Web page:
Once we have that, then the base is made out of that, which is a silk netting that's literally nailed on to the blockhead. You've selected your hair, you as a patron, and then once you have the hair selected you're going to weave the hair on a trussing frame.

Trussing frame, the hair is literally braided in and out and then once it's bound you have literally layers of hair or wefts of hair, as we call them, and that is then attached to the call netting. Starting usually at the bottom working your way up. Sort of like putting shingles on a roof. The placement of the layers, the number of layers, all of that's determined by the density, madam, of your reticule, or the man's pocketbook.

Harmony: And then you're going to style it as well?

Betty: You're going to dress it, style it, shaping up the very end with maybe scissors, shaping up the hair and then you're going to use the curling irons to curl it to get the desired style that you want, but you would have already made those decisions from the very beginning. You would have informed me, you know, "Madam, I'm a lawyer or I'm a merchant," and oftentimes the styles dictate what your occupation is.

Harmony: For example, what style would be typical for a lawyer?

Betty: A lawyer may sometimes have the bag wig where they have two side curls and then they have a silk bag attached to the back. They also, we find, that they're also wearing some of the styles worn in London by solicitors, the lawyers there as well. The typical rose around the top part of it and the knots coming down the bottom, we see that.

Harmony: And the ladies' styles get quite elaborate?

Betty: Quite elaborate. I mean, we find, particularly in Europe, ships in full sail, birdcages with actually live birds; hopefully you'd have a spatter pan.

Harmony: In the wig they'd have a birdcage?

Betty: Literally in wig with a ship in full sail, La Belle Poule. You find that sometimes they would actually have little small miniature canons that could actually fire. So one would hope that during a dance you wouldn't want to step on her toe or offend her.

Harmony: Now the wigmaker's shop doesn't only provide wigs. There's a whole array of services. Tell me about what other services come together under that roof?

Betty: We provide the barbering services, haircuts, shaves, hair dressings. We also wash and launder the wigs and hairpieces. We also provide washing and bathing facilities as well because we do know that some wigmakers provided that service having a tub available for their patrons, also a pitcher and a basin.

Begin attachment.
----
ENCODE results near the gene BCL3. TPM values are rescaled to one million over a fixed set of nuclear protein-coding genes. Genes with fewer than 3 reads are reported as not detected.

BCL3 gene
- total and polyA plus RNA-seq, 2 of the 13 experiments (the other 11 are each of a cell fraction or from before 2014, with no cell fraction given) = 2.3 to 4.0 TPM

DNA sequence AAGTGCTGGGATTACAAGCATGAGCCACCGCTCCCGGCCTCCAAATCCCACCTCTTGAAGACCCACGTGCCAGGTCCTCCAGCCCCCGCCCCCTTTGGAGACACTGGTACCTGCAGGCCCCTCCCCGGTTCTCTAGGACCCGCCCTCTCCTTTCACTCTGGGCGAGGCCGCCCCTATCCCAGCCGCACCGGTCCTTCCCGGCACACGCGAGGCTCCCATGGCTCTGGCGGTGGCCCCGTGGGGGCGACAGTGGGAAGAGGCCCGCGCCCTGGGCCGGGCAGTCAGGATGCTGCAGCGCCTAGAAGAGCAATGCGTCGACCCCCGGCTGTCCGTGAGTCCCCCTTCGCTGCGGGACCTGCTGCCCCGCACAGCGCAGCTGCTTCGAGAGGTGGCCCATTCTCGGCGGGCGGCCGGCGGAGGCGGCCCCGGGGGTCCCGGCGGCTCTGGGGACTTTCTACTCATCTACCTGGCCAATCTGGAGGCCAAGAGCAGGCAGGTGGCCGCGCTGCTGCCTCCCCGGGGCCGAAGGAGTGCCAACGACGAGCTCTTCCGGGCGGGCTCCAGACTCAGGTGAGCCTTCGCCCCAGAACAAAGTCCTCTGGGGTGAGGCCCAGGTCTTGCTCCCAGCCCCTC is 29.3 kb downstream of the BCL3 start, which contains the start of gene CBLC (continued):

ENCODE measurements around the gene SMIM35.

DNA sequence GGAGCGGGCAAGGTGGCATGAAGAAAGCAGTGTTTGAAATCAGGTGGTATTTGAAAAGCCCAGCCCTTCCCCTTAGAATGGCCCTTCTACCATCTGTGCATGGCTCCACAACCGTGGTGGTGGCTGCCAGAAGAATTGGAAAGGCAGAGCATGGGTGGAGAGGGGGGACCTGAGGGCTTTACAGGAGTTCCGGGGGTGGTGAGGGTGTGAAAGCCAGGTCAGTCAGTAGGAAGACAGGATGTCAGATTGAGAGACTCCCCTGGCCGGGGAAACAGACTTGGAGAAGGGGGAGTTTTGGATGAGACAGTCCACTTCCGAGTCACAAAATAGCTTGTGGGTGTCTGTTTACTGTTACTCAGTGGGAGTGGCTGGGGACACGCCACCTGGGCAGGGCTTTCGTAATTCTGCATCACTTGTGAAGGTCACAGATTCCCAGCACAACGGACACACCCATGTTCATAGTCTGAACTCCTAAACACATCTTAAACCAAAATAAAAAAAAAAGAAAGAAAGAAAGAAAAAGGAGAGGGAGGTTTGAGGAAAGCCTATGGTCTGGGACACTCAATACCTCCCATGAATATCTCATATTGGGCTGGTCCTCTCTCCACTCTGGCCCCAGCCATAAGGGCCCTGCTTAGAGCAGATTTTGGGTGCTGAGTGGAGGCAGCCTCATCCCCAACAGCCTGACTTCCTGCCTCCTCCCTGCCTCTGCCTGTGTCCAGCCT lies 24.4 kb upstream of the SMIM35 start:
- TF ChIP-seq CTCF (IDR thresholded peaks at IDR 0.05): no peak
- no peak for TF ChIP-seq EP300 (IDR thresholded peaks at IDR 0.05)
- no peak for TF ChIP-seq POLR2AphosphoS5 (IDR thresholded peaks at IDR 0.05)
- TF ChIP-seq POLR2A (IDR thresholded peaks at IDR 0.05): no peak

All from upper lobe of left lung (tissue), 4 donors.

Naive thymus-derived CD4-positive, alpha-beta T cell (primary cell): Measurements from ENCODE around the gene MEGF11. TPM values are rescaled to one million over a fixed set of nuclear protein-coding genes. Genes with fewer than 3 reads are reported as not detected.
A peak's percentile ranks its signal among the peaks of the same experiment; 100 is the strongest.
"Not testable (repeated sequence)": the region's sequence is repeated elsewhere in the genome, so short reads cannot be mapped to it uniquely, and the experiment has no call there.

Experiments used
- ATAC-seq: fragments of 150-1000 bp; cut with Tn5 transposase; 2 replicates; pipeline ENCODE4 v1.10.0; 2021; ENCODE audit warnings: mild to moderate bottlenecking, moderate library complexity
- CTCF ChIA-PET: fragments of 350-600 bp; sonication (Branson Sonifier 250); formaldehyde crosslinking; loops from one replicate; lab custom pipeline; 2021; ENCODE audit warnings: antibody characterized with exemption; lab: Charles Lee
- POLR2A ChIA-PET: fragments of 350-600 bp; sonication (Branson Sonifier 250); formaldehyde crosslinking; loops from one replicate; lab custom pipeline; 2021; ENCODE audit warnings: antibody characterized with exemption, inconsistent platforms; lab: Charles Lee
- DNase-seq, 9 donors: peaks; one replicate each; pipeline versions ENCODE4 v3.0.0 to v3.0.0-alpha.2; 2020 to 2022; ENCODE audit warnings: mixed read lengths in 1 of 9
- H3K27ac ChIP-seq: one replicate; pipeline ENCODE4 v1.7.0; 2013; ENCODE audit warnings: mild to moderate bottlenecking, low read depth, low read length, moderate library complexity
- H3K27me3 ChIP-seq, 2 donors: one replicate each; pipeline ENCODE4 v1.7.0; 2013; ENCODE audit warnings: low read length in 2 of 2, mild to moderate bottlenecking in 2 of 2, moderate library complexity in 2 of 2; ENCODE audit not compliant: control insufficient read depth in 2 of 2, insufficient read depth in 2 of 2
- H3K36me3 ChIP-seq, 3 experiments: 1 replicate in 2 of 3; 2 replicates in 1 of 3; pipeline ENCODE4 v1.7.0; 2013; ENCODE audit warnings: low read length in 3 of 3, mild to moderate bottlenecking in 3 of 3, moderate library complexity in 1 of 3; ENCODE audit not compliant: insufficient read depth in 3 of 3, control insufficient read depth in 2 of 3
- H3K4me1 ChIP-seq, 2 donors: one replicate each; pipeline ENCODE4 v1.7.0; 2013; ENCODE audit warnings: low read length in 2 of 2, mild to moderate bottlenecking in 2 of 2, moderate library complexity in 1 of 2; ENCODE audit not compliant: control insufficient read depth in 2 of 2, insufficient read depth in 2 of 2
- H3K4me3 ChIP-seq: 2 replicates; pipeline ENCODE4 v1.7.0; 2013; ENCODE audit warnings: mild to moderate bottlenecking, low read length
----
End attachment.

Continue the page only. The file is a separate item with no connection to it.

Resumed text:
If you came in say and you'd been traveling for quite some time and you didn't perhaps have the money for bathing you might simply wash up in a pitcher and basin, pour the water from the pitcher into the basin and wash up whatever body part you felt needed it at the moment. And that's what I tend to do being a working woman.

But if you were landed gentry certainly you'd be offered the services of bathing. We would draw the water first light. It could be heated. I would not advise you coming later in the afternoon because then the water might be a little bit tepid as well as a little bit fragrant. So you might want to step easy when you get into the water.

Harmony: I see, and this is something that has to be drawn from the well bucket by bucket?

Betty: Bucket by bucket so you're saying that I'm having to go up the stairs, which it is located upstairs. Small buckets would be used to haul it upstairs. You might be taking more than 60 trips to go up and down those stairs. So that's perhaps something somebody of my age perhaps prefer maybe one of the young apprentices doing that.

Harmony: Much like today's barber shops the barber shop of the 18th century was a place for social gathering, to meet and exchange news and visit with friends. You are located very strategically in your 18th century location. Talk to me about how the barber shop works into the political life of the community.

Betty: That's something that barbers and wigmakers would certainly strive for when they purchase their shops or acquired their shops. They wanted to be located with the business end and so we're conveniently located next door to the Kings Arms Tavern where you could do all of your dining and across the street from the Raleigh. But more conveniently we're located close to the Capitol.

Mr. Charlton, who's our shop that we represent, he was actually given a contract to do all the shaving and dressing of all the men, the Burgesses there. So when they convened, they would come down to the shop, have taken care of their services whether its dressing their wigs, freshening it up, getting a quick shave. And over the course of that certainly they're going to be discussing all types of politics.

We're all going to be certainly privy of that, but as you well know it's not something that we would try to find ourselves gossiping about certainly. But it would be something that it's a place for men to come together. Have more of the freedom to discuss their opinions and what's going on versus say back at the Capitol.